In Sangam Vihar, a corner of the Capital’s southern fringes where development seems to have been lost in transition and civic amenities is a bad joke for most, the primary bane for people still remains water.
The government’s seizure of illegal borewells didn’t see much criticism from the residents of this parched part of Delhi but the dwindling number of DJB tankers doing the rounds have definitely hit them hard.
“The borewells, which were earlier controlled by local people, are now being manned by AAP volunteers. This is fine. But the number of water tankers have decreased, which has hit our water needs hard,” another resident said.
But at some places the new system is working, activists said. Kiran Shaheen of the Right to Water campaign, said, “The mohalla committees formed after the illegal bore wells were taken over have brought about a change, albeit in a few pockets.
“People are now negotiating with the private tanker suppliers. For instance, if the earlier rate was `800 for 20,000 litres of water, now they are insisting on paying Rs. 550 or Rs. 600.”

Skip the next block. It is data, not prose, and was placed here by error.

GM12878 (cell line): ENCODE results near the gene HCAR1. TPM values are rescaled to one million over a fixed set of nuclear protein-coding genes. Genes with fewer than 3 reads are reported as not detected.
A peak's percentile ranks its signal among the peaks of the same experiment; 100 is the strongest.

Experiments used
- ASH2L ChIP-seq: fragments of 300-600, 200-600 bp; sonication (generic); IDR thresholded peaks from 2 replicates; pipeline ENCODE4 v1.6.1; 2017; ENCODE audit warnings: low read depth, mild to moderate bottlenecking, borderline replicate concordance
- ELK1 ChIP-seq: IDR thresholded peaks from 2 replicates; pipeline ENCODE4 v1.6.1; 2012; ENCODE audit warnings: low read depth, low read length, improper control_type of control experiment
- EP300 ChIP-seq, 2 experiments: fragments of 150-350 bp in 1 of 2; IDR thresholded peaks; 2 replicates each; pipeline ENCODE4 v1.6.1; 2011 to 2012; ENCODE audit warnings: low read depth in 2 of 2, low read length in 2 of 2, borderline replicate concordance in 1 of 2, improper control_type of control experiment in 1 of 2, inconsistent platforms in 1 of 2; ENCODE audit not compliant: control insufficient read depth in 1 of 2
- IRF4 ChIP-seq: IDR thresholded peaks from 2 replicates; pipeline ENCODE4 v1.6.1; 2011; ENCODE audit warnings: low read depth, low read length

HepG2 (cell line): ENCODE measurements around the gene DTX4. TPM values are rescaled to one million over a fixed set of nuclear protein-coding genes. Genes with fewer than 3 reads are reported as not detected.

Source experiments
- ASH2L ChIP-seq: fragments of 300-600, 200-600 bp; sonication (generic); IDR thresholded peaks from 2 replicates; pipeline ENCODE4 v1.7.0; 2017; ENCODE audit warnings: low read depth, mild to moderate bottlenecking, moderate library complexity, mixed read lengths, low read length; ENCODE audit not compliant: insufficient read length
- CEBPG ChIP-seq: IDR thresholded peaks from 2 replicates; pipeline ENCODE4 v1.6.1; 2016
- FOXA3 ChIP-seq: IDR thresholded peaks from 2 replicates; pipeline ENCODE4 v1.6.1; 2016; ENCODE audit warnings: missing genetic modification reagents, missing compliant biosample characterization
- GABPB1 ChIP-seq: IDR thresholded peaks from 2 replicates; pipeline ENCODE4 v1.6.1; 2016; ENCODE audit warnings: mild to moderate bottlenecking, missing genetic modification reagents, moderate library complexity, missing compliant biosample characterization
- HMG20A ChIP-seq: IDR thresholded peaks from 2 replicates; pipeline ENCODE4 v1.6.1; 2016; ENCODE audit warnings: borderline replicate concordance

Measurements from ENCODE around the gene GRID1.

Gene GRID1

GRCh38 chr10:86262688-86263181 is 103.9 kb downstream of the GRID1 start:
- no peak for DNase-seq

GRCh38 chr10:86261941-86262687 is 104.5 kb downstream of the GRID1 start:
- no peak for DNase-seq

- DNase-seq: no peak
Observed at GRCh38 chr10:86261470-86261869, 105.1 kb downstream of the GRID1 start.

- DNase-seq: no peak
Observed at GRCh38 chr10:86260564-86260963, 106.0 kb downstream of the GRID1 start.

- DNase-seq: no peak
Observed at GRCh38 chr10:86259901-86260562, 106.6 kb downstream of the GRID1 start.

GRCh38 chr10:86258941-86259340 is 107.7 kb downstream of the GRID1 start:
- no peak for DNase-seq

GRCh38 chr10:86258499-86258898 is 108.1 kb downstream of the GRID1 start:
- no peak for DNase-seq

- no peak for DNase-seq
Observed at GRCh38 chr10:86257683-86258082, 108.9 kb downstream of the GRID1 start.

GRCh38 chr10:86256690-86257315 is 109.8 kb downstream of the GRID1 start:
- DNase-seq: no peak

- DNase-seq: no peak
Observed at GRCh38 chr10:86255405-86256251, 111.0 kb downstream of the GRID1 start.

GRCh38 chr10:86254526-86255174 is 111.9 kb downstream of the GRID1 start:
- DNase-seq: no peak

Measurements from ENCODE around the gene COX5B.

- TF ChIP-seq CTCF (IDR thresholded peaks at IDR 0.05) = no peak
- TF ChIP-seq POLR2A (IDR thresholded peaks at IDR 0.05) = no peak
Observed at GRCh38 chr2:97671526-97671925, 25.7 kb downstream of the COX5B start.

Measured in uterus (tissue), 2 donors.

At Rangpuri near Mahipalpur, the lack of water is evident from the nook and corner of this area with crammed houses, narrow and even muddy roads and scars of population explosion.
A private tanker operator said he collects water from the nearby DJB station for Rs. 100 and sells it for Rs. 300.
“It is just simple demand and supply. Nothing has changed. Crisis remains and our business flourishes,” the operator, who refused to be named, said.
Residents pointed to a DJB water line replacement project near Mata Chowk, which on paper has been completed. But reality is different.
“The board’s work progress report says the work had started on January 2, 2009, and was completed on the 15th. However, nothing has happened. These lies and scams are killing us,” Sanjay, a resident of Galli 15, said.
The new government, on its part, claims it is aware of the problem related to the absence of infrastructure. It has initiated steps to rectify the situation. During a meeting of DJB engineers, chief minister Arvind Kejriwal told them to chalk out plans to ensure water was delivered to the last person on the distribution network.
“Kejriwal told them not to worry about funds. He assured them he will get them money as much as needed. The engineers were asked to start work on the preparing action plan, especially in view of the approaching summer,” a government spokesperson said.